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How to Deal With an Anxiety Attack. 7 Methods to Get Calm

We have all been in stressful situations; it is part of life. However, when this worry causes us physical distress, this may be anxiety. One of the biggest symptoms of anxiety and related disorders is anxiety attacks. If you believe you are experiencing anxiety attacks, do not let them take over, and do not panic. There is relief.

In this article, we will help you understand what an anxiety attack is and provide methods to help you cope. We know it can be stressful and even scary, but there is hope and treatment available. Let’s get started.

What Is an Anxiety Attack?

Understanding what an anxiety attack is is the first step to healing. For example, the terminology is important here. Many people believe they are experiencing an anxiety attack, but are actually having a panic attack. These are two different terms to describe very similar experiences with a slight difference. So regardless of what you call it, is important to know what is going on in your body.

Anxiety attacks occur suddenly. They can be triggered by a memory or an upcoming event. They often happen with no warning. They last from several minutes to a half-hour. These symptoms can be intense, including:

  • Shaking;
  • Difficulty breathing;
  • Chills;
  • Hot flashes;
  • Stomach aches or nausea;
  • Feeling overwhelmed;
  • Chest paint;
  • Hyperventilation;
  • Inability to calm down.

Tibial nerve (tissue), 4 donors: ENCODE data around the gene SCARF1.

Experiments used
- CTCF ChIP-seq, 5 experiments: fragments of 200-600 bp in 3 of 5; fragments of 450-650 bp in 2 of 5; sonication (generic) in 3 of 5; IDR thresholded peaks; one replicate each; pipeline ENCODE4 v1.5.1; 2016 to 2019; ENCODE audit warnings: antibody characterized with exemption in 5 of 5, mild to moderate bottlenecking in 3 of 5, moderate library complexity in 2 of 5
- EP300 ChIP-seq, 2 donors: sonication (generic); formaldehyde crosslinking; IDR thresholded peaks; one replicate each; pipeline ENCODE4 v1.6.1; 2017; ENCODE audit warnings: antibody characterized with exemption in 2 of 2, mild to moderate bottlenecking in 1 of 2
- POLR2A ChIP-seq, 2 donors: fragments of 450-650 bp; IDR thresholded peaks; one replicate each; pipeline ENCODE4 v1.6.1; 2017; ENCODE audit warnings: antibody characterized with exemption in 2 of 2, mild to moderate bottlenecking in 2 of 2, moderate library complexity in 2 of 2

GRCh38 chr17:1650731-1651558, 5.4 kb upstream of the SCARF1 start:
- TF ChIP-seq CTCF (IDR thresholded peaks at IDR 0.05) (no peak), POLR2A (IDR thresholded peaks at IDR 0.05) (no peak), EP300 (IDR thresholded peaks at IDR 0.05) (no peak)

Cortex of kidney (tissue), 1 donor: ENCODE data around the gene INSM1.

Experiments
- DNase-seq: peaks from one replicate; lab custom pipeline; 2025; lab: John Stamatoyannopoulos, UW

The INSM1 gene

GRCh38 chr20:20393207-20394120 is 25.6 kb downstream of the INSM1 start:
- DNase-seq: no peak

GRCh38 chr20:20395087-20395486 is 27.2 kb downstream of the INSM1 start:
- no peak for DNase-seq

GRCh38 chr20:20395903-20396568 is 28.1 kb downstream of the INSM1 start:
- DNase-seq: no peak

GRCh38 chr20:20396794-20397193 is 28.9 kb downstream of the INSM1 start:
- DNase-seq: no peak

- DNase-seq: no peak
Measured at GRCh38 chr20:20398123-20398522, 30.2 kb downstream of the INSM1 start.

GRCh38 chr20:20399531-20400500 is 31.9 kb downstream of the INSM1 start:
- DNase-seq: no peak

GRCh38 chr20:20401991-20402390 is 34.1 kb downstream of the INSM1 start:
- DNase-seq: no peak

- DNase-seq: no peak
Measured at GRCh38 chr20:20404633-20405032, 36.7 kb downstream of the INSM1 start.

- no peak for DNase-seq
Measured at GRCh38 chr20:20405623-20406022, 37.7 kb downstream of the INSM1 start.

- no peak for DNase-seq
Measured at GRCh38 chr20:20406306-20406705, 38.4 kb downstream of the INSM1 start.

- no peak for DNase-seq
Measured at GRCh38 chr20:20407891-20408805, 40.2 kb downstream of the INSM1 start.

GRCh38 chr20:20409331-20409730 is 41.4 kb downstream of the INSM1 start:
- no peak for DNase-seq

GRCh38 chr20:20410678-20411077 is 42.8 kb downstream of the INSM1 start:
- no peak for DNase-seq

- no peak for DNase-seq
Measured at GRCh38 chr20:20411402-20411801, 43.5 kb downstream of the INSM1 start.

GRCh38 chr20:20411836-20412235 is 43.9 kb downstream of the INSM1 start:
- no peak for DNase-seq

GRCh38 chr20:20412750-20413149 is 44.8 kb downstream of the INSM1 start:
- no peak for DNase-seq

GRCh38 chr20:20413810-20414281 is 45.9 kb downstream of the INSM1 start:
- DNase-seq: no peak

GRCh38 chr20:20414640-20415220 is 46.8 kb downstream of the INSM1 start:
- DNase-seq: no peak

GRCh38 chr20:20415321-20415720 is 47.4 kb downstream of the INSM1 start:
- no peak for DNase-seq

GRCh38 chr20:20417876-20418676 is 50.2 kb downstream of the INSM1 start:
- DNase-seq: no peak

If you feel like you are experiencing anxiety attacks, seek help. There are treatment options to prevent them. It is important to note that the reoccurrence of anxiety attacks makes them part of a panic disorder. This can impact someone’s ability to function daily.

However, people with an anxiety disorder may not necessarily experience panic attacks as a result of their disorder.

How to Recognize an Anxiety Attack

Anxiety attacks happen in response to feeling stress or fear about something. They cause the person to become quickly overwhelmed. A professional can help you sort out if you are experiencing anxiety or a panic attack.

Panic attacks usually come on suddenly and out of nowhere whereas an anxiety attack may be experienced after worrying about something. Anxiety attacks can last four hours and affect you for months, so if you are experiencing this, please seek help.

Some symptoms can feel like very serious health problems. Some people report feeling like they were having a heart attack or stroke. If this is the case for you, contact your primary care doctor.

How to Get Calm

Our 7 best tips for successfully coping.

1. Practice mindfulness and breathing techniques.

Anxiety attacks cause our breathing to become abnormal, so when we can calm our breath, this helps us focus and keep our heart rate normal. These kinds of exercises can be done from anywhere and are a great tool to work through anxiety of any kind. For more information on mindfulness techniques and practices, read our other article:

2. Challenge negative thoughts.

Anxiety attacks can negatively affect our thoughts. These events put us in a state of fear and reinforce the need to panic. Instead of feeding into your symptoms, try to challenge them. Next time you have an anxiety attack try:

  • Acknowledging what you are experiencing as an anxiety attack.
  • Better assess your situation.

This will take some time, but once you get into a habit of putting yourself in the moment and being in control of your thoughts, you will better be able to manage your anxiety attacks.

3. Know your triggers.

You should start to get rid of or avoid things that trigger you. Some are obvious while others may not be. Write down what happens in a journal so you can determine if it is events, people, foods, or habits. This is also a great resource for your therapist to help you recognize your triggers.

4. Get enough sleep.

Sleep is our first line of defense for most things. Once your mind and body have time to rest, it helps set you up for a better day. It can stabilize your moods and help you focus better. Try to sleep at the same time each night (including weekends). After doing this, your body will adjust and it will be easier for you to fall asleep.